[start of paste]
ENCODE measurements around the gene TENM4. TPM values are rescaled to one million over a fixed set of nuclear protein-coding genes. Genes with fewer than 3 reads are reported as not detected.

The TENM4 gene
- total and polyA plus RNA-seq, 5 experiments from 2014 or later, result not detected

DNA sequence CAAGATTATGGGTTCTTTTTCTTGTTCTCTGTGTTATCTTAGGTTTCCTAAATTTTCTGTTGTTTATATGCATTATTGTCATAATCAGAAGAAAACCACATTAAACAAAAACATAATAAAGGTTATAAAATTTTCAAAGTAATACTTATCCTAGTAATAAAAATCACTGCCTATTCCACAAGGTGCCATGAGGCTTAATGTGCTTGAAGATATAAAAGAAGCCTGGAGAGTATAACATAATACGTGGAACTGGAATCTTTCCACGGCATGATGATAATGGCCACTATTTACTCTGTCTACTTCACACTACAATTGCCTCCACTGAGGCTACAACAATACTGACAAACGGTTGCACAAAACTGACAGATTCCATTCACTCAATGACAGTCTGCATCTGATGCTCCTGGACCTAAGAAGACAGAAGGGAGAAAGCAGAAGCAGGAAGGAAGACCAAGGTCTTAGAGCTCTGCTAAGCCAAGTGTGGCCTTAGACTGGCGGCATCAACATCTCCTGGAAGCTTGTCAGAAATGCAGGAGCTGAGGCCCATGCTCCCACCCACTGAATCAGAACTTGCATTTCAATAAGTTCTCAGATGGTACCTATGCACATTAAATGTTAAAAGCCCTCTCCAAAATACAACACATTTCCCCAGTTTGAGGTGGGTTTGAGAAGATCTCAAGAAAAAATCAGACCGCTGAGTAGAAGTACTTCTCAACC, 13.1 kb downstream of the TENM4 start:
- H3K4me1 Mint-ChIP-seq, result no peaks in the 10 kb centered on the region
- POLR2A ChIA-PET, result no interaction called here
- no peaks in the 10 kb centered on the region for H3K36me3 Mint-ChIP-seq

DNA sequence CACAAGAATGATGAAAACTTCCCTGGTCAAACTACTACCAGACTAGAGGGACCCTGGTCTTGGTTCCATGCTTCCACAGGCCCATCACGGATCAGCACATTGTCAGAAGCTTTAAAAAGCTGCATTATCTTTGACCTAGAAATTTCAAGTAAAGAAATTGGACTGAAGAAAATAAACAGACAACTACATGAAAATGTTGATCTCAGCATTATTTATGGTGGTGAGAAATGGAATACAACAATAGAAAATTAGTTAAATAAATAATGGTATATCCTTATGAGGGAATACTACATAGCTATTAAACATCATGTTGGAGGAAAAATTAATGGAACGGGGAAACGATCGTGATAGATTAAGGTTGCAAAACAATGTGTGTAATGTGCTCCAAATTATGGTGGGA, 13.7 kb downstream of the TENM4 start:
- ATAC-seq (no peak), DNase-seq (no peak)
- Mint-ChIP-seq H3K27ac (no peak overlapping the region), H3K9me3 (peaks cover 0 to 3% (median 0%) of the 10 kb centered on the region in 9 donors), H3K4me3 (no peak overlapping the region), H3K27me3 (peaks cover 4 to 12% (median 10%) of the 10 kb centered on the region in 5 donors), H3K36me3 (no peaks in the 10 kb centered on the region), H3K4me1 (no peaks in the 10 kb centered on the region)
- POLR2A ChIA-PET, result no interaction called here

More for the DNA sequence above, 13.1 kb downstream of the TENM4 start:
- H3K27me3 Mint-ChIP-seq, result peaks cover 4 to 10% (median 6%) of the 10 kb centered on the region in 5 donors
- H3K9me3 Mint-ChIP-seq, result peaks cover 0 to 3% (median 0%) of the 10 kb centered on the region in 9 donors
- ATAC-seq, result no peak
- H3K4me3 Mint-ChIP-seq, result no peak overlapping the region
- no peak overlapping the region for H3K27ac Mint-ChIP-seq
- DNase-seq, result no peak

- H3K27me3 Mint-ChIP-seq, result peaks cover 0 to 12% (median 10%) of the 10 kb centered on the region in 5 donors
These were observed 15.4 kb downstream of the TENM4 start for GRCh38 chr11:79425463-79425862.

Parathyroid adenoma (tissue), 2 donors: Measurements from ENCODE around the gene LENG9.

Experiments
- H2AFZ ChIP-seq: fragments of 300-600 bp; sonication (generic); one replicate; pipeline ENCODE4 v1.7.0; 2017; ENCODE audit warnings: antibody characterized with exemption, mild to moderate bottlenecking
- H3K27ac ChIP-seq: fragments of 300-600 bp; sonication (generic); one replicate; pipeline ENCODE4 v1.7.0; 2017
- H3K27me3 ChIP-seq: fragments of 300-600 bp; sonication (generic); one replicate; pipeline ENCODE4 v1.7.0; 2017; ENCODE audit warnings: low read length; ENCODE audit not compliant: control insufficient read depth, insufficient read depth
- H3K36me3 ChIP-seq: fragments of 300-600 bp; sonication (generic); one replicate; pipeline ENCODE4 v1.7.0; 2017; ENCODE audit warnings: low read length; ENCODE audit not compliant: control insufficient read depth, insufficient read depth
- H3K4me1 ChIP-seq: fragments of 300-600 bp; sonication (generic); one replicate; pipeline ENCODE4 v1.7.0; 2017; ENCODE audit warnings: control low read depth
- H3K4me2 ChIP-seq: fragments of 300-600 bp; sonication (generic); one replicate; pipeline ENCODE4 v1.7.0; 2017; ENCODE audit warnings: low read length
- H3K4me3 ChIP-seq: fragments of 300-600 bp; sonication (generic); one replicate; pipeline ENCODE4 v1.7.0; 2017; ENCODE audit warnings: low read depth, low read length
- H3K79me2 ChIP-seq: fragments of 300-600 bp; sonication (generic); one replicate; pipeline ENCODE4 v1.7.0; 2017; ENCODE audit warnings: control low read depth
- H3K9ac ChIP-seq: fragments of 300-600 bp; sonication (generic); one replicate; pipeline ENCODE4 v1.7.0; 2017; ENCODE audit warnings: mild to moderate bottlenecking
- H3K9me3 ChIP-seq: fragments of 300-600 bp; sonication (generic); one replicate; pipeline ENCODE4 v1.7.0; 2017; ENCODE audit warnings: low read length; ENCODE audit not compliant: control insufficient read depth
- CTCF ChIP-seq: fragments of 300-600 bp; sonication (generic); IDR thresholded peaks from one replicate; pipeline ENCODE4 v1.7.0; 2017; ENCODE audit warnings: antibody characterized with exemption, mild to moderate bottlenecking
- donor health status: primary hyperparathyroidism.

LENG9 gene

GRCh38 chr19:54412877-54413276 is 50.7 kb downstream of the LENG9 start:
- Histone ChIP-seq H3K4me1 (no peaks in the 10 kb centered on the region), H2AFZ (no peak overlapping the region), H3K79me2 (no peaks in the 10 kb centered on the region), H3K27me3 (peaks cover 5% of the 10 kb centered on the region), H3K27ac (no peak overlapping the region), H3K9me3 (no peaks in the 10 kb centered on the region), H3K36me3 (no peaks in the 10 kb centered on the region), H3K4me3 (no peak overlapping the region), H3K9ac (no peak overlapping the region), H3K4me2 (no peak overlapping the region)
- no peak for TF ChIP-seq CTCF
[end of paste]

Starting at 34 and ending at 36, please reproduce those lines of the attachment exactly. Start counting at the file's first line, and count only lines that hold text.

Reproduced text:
- donor health status: primary hyperparathyroidism.

LENG9 gene

GRCh38 chr19:54412877-54413276 is 50.7 kb downstream of the LENG9 start: